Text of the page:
Pediatric surgeons usually remove the tumor and the coccyx—the tip of the tailbone. The loss of the coccyx minimizes the risk of a tumor returning and does not cause children any functional problem in life. The rectum and pelvic anatomy may be slightly stretched or malformed from the tumor’s growth in front of the tailbone and behind the rectum. Some children may need reconstructive surgery to create more normal contours, but they will probably have normal function of the colon and intestines.
After a tumor is removed, it is analyzed to determine whether it is malignant. Malignancies may require pediatric chemotherapy to prevent the spread of cancer cells to the rest of the body. Our pediatric oncologists follow an established treatment protocol, designed for a baby’s delicate body.
Children who have Type I (external tumors) and no heart-related health issues recover quickly and stay in the hospital between two and three weeks after their tumors are removed. We follow children affected by sacrococcygeal teratomas through the first five years of life to monitor them for possible recurrence.
If there are signs of distress before birth, a baby’s treatment plan may be quite different. Sometimes, maternal-fetal specialists determine that an early delivery is needed to address the tumor and prevent further danger to the heart.
Treatment options also include a surgical procedure that can protect the baby during pregnancy by interrupting the blood supply to the tumor. This procedure requires the specialized skills of a fetal surgeon and is only done at a few pediatric healthcare centers in the Midwest. Although Riley at IU Health does not yet perform this procedure, our maternal-fetal specialists do provide expert follow-up care for these challenging pregnancies. When we meet a family whose unborn baby may need such treatment during pregnancy, we coordinate their care at one of these highly-specialized centers. These decisions are usually made between 25 and 30 weeks of gestation.
Types II, III and IV tumors tend to have the most lengthy and complicated treatment plans because they are more likely to be (or become) malignant, and they can affect other organs such as the urinary tract and the spine. Unlike Type I teratomas, prenatal treatment is not an option, so babies with types II, III and IV must be born before treatment begins. Their internal tumors may affect their abdominal and pelvic anatomy, requiring additional treatment after their tumors have been addressed.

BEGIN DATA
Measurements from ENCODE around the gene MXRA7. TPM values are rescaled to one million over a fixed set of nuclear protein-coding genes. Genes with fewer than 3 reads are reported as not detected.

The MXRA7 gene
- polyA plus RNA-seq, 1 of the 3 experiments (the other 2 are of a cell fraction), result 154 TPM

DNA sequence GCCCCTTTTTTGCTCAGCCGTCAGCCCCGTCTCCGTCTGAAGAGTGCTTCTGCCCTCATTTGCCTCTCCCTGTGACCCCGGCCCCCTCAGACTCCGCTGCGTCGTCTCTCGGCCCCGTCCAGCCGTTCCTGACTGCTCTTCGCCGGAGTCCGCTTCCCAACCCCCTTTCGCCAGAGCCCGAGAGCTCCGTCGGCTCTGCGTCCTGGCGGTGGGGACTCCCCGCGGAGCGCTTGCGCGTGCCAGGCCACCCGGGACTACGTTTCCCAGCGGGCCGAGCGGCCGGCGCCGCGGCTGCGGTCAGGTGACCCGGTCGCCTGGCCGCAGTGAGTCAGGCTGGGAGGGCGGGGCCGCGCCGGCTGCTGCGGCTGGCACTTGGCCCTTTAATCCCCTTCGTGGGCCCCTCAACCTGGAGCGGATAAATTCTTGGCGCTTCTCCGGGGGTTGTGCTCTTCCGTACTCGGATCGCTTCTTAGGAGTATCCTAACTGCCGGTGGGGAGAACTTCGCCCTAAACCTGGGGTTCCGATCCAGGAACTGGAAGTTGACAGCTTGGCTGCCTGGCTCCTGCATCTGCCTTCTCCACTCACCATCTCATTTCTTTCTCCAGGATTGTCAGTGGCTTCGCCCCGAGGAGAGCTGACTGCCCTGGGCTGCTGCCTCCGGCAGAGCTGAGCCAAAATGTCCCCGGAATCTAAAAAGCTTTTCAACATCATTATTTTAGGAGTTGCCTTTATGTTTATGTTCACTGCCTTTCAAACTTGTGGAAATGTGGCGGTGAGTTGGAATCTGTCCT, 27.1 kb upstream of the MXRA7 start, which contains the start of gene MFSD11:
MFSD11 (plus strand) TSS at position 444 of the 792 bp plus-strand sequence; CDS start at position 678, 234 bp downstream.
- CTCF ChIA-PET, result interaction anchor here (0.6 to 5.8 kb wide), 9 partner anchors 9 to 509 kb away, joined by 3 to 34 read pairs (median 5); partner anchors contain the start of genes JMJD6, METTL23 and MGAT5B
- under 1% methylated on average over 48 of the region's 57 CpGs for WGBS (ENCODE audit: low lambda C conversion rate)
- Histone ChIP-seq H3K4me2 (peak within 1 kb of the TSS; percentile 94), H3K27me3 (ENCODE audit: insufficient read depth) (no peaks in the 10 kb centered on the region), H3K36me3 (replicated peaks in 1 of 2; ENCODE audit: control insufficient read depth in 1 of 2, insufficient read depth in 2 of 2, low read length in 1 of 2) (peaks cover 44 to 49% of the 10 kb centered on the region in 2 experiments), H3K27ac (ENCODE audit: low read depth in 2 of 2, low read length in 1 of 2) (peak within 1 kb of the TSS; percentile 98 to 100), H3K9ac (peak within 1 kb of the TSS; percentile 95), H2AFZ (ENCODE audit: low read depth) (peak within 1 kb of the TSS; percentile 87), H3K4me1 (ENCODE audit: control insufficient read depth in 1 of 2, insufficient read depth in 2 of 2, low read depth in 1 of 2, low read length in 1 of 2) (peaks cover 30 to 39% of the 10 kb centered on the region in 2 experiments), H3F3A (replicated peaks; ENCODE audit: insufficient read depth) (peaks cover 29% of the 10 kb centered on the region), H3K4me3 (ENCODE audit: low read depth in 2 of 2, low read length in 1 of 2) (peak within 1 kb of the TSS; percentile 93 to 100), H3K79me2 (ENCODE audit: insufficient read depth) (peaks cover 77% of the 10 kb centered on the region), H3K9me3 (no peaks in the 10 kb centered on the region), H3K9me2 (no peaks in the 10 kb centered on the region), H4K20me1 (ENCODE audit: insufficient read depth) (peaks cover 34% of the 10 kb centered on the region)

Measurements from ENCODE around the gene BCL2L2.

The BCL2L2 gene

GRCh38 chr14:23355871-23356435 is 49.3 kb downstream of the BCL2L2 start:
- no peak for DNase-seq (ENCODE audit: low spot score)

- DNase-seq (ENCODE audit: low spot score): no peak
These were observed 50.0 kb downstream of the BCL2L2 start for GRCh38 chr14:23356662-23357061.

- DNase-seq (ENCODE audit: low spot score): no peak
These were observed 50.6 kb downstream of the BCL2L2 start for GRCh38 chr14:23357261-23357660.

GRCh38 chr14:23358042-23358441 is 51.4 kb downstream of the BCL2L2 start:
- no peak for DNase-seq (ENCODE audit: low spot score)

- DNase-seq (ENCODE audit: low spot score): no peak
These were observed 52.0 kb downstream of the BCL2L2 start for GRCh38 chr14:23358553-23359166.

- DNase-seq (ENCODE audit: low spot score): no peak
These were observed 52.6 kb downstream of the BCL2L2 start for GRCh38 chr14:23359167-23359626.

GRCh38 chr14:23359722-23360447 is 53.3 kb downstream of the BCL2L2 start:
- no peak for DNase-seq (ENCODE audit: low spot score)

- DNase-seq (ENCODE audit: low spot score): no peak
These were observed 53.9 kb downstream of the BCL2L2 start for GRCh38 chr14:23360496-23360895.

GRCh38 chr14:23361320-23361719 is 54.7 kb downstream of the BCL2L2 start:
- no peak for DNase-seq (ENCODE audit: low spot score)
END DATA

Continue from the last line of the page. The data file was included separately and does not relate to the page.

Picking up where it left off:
For 30 percent of kids, bowel and bladder continence may be slightly diminished early in life. These children are also more prone to constipation. Twenty percent of children born with Type IV sacrococcygeal teratomas may require further treatment to address their urinary system. At Riley at IU Health, your child will have expert pediatric follow-up care to help resolve any issues that stem from their condition at birth.
If your baby is diagnosed with a sacrococcygeal teratoma, you will have the full support of multidisciplinary team of expert healthcare providers to help you learn more about your baby’s condition and understand treatment options. We can answer questions and help you make decisions about your baby’s care. If your baby needs treatment before birth, we can guide you to highly-skilled fetal specialists who can care for your unborn child.
Visit the websites below to find support groups and learn more about sacrococcygeal teratoma.
This professional association for pediatric surgeons shares information for parents and caregivers about signs and symptoms of sacrococcygeal teratomas, risks, treatments and outcomes after treatment.
This National Institute of Health website provides information about treatment, research and support for children diagnosed with sacrococcygeal teratoma.